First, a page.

News Releases

Conservation artist's Florida shot selected for Federal Duck Stamp cachet

News Release

Friday, July 30, 2010

Media contact: Wendy Dial, 850-488-9477

David Moynahan's sun-drenched photograph of St. Marks National Wildlife Refuge is helping protect Northwest Florida's Gulf Coast wetlands.

The conservation photographer from Crawfordville, who works part-time for the Florida Fish and Wildlife Conservation Commission (FWC), attended a press event earlier this week in Memphis, where the U.S. Fish and Wildlife Service thanked him for allowing the agency to use his photo on the first-of-its-kind, special edition Federal Duck Stamp cachet (envelope).

The decorative envelope will be sold to conservationists, hunters, birders, the general public and those who collect Federal Duck Stamps, officially known as Federal Migratory Bird Hunting and Conservation Stamps.

"I was happy to be able to contribute in yet another small way toward healing the Gulf and protecting her shores," Moynahan said on his David Moynahan Photography blog, which is filled with samples of his stunning photography.

The special envelope sells for $25, which is $10 more than the standard duck stamps. The funds will be used to acquire wetlands for inclusion in national wildlife refuges along the Gulf Coast. Duck stamps have been a conservation tradition since 1934.

While the FWC partnered with the federal agency in 2007 and launched an E-Duck Stamp program to sell stamps electronically through the FWC's licensing system,, only the stamps, not the special edition envelope, can be purchased this way.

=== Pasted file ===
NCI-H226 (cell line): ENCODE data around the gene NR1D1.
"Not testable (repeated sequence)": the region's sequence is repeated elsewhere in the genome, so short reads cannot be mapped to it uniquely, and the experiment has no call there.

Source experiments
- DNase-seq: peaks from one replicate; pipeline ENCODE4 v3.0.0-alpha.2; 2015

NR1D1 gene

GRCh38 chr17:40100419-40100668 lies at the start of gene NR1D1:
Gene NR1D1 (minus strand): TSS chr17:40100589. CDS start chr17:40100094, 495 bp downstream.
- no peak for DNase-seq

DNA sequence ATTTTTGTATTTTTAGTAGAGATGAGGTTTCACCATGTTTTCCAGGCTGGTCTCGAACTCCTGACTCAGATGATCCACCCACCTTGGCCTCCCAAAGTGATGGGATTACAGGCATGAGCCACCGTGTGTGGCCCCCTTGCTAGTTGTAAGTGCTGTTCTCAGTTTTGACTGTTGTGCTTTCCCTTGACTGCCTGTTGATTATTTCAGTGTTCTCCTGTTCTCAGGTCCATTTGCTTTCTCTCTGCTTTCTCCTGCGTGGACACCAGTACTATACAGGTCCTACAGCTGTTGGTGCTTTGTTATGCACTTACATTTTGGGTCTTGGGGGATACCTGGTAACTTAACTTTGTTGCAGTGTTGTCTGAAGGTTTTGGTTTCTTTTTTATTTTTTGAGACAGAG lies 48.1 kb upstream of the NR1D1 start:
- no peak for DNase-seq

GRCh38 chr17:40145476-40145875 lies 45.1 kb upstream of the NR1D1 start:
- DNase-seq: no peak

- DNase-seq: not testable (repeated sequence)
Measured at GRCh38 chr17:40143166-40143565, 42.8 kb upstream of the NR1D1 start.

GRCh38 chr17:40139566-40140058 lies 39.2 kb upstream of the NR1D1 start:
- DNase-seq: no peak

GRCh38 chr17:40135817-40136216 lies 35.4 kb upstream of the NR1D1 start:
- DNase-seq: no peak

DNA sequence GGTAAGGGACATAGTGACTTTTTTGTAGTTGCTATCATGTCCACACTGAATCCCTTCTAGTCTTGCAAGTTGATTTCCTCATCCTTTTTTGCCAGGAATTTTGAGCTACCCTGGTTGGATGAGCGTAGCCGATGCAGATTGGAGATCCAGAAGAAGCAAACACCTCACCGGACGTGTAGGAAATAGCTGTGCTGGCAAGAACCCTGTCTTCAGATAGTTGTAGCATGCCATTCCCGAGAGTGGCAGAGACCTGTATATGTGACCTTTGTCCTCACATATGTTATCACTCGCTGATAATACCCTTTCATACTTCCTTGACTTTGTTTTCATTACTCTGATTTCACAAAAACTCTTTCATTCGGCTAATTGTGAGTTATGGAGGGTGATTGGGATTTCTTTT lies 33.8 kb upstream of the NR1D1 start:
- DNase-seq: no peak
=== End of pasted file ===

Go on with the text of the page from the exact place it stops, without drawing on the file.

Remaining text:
To purchase the special edition cachet, contact the U.S. Fish and Wildlife Service's distributor at 800-852-4897 or at

"FWC Commissioners honored Moynahan's outstanding work a couple of years ago because his pictures capture the mesmerizing beauty of Florida," said Jerrie Lindsey, director of the FWC's Office of Recreation Services. She said his photographs have helped the FWC educate the public about the state's wildlife and habitats and the need to protect them.

Moynahan's works appear regularly in Florida Wildlife, the FWC's award-winning, glossy, bi-monthly magazine.

"I felt like a VIP at the press event in Memphis," Moynahan said. He got to shake hands with Ken Salazar, secretary of the Department of the Interior; Evan Hirsche, president of the National Wildlife Refuge Association; and Rowan Gould, acting director of the U.S. Fish and Wildlife Service. And his photograph, printed on silk and set in an embossed gold frame, was center stage.

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